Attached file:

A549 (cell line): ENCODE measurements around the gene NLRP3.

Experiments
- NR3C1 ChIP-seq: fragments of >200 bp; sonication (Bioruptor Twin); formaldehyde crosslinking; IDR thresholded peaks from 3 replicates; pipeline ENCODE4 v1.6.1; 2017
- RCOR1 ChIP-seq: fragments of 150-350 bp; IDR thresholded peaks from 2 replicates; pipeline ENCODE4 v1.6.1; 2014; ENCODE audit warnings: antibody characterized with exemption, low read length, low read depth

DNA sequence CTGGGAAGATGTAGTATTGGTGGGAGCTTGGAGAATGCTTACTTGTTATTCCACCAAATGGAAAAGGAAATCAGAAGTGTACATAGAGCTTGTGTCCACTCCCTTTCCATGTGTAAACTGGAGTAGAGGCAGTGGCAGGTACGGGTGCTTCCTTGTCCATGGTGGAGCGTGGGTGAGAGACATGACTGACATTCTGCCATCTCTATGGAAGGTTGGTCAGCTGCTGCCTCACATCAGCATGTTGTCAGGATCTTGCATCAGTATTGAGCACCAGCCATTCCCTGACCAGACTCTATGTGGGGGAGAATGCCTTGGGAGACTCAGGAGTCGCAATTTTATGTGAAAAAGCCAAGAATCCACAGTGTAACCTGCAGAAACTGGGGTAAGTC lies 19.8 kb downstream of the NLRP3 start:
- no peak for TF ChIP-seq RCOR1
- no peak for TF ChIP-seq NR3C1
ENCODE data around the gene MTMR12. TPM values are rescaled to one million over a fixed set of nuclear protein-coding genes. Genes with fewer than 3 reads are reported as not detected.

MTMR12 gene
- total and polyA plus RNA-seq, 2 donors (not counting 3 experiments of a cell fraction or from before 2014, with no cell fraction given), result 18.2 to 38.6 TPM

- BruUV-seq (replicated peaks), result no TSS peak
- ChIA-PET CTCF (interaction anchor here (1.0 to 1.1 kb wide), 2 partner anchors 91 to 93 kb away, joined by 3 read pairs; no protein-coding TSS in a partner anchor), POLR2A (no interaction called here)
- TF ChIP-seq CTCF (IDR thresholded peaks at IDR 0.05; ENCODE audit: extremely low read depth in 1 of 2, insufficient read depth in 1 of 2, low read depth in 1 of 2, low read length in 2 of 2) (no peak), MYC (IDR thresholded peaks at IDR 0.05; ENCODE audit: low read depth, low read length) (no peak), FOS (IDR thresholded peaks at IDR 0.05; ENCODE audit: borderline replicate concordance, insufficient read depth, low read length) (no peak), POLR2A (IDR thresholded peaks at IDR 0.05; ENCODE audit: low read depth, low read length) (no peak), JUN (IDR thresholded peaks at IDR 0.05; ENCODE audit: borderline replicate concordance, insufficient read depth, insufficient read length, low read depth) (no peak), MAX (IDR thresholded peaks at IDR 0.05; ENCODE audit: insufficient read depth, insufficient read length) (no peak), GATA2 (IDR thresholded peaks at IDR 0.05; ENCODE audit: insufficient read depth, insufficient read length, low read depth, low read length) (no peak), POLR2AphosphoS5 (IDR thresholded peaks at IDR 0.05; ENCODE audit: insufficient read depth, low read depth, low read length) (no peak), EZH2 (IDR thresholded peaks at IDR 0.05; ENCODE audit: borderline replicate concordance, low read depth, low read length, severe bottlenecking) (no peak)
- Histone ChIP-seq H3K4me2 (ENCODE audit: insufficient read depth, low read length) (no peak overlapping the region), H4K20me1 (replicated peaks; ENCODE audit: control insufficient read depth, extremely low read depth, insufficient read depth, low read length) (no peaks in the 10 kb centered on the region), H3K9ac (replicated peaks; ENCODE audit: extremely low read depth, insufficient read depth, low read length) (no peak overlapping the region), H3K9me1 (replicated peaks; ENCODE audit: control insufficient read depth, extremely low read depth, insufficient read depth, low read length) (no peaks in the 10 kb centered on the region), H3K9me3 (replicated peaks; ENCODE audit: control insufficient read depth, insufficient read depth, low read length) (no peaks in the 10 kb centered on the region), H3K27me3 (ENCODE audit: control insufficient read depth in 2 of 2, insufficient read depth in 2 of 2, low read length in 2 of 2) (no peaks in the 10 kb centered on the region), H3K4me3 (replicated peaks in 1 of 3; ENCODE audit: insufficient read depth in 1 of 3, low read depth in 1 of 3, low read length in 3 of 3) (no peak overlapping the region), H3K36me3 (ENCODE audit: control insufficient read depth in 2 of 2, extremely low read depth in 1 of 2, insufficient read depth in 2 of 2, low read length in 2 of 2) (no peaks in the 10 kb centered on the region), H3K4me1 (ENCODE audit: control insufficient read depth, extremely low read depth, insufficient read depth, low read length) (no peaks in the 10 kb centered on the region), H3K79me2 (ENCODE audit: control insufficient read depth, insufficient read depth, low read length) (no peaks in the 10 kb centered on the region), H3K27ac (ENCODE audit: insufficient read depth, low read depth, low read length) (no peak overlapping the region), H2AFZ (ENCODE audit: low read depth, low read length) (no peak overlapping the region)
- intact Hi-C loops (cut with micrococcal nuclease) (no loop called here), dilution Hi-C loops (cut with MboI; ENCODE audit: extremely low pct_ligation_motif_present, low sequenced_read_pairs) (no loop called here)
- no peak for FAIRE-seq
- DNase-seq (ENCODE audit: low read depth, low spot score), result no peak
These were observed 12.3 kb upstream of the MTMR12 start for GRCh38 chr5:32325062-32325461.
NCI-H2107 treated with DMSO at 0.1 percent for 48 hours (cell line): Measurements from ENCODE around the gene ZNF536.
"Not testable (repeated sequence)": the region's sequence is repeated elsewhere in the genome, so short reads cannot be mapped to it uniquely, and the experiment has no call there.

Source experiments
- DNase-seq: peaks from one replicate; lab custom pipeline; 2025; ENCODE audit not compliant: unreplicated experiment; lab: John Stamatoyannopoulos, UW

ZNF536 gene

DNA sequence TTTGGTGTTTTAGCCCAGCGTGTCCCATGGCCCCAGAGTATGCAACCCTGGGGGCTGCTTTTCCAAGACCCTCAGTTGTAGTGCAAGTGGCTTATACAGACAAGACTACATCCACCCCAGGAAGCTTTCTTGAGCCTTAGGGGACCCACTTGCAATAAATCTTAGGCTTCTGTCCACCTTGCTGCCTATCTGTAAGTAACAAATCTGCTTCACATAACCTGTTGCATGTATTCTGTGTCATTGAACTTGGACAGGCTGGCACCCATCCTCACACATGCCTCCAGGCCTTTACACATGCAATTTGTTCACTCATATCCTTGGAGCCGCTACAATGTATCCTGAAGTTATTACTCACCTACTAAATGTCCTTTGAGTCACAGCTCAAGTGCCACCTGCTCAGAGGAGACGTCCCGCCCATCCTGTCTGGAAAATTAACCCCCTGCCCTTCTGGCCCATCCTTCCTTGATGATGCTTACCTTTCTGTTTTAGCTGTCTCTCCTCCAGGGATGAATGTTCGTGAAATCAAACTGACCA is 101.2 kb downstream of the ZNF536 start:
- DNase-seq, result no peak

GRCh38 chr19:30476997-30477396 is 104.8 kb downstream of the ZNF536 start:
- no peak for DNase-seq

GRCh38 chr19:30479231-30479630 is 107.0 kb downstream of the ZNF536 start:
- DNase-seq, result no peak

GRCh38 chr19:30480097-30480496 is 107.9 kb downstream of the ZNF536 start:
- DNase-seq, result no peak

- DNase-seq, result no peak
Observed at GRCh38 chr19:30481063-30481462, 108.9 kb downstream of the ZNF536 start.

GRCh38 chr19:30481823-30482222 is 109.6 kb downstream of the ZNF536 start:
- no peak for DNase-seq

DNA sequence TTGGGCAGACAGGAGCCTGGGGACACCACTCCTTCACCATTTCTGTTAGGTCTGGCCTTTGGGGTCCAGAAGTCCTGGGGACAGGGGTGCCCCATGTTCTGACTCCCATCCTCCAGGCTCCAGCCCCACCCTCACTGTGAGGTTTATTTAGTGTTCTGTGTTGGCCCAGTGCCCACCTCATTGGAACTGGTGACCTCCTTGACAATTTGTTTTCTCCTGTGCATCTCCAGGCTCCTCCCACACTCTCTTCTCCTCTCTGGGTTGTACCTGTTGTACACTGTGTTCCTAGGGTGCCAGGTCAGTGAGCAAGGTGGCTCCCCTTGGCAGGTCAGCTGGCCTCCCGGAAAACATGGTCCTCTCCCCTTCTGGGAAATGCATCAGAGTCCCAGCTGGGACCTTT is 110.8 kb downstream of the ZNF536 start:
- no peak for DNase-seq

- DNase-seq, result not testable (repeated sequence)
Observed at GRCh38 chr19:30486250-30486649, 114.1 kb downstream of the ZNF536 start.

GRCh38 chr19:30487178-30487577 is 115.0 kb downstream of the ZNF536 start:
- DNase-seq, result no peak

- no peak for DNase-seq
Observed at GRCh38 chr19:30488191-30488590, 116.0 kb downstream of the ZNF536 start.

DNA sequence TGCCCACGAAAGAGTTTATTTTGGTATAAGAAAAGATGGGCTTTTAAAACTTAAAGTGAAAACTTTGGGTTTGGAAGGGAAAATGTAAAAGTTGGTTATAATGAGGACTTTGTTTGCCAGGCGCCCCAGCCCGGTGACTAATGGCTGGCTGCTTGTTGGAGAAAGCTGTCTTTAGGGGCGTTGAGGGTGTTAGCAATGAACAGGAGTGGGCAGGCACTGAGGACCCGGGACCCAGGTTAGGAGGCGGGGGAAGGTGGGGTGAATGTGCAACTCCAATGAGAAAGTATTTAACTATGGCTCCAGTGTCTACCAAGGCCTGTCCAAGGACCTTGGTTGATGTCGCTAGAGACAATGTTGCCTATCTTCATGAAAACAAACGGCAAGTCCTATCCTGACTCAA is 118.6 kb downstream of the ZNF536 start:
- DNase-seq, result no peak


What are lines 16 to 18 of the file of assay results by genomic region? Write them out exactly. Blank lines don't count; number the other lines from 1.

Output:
- no peak for FAIRE-seq
- DNase-seq (ENCODE audit: low read depth, low spot score), result no peak
These were observed 12.3 kb upstream of the MTMR12 start for GRCh38 chr5:32325062-32325461.